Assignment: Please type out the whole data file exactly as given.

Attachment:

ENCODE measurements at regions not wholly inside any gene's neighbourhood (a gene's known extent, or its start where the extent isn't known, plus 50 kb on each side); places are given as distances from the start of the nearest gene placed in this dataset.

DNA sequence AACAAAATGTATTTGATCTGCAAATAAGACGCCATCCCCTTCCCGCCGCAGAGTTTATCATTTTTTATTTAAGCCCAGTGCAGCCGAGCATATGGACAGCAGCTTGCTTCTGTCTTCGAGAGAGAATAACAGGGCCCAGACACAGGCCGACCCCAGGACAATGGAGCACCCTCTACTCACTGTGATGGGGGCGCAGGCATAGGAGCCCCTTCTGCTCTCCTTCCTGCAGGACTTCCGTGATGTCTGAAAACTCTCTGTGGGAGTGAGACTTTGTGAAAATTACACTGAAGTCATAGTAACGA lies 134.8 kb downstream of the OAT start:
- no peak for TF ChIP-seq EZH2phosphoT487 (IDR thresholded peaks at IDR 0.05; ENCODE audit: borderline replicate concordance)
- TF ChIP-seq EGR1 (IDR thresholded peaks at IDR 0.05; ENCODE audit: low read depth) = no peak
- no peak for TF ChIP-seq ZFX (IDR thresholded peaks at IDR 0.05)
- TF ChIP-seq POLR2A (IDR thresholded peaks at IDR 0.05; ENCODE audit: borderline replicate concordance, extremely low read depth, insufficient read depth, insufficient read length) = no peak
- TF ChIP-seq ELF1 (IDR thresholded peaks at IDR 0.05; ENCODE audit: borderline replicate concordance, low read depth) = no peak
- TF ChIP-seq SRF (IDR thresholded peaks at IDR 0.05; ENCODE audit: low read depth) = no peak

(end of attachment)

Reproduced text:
ENCODE measurements at regions not wholly inside any gene's neighbourhood (a gene's known extent, or its start where the extent isn't known, plus 50 kb on each side); places are given as distances from the start of the nearest gene placed in this dataset.

DNA sequence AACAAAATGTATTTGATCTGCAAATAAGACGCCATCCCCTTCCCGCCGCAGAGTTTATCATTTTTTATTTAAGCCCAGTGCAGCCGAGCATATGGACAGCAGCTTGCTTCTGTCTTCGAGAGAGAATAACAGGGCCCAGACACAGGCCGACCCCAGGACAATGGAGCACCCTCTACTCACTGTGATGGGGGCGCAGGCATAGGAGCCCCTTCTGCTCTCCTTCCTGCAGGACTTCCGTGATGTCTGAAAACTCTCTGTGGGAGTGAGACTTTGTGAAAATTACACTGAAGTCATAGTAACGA lies 134.8 kb downstream of the OAT start:
- no peak for TF ChIP-seq EZH2phosphoT487 (IDR thresholded peaks at IDR 0.05; ENCODE audit: borderline replicate concordance)
- TF ChIP-seq EGR1 (IDR thresholded peaks at IDR 0.05; ENCODE audit: low read depth) = no peak
- no peak for TF ChIP-seq ZFX (IDR thresholded peaks at IDR 0.05)
- TF ChIP-seq POLR2A (IDR thresholded peaks at IDR 0.05; ENCODE audit: borderline replicate concordance, extremely low read depth, insufficient read depth, insufficient read length) = no peak
- TF ChIP-seq ELF1 (IDR thresholded peaks at IDR 0.05; ENCODE audit: borderline replicate concordance, low read depth) = no peak
- TF ChIP-seq SRF (IDR thresholded peaks at IDR 0.05; ENCODE audit: low read depth) = no peak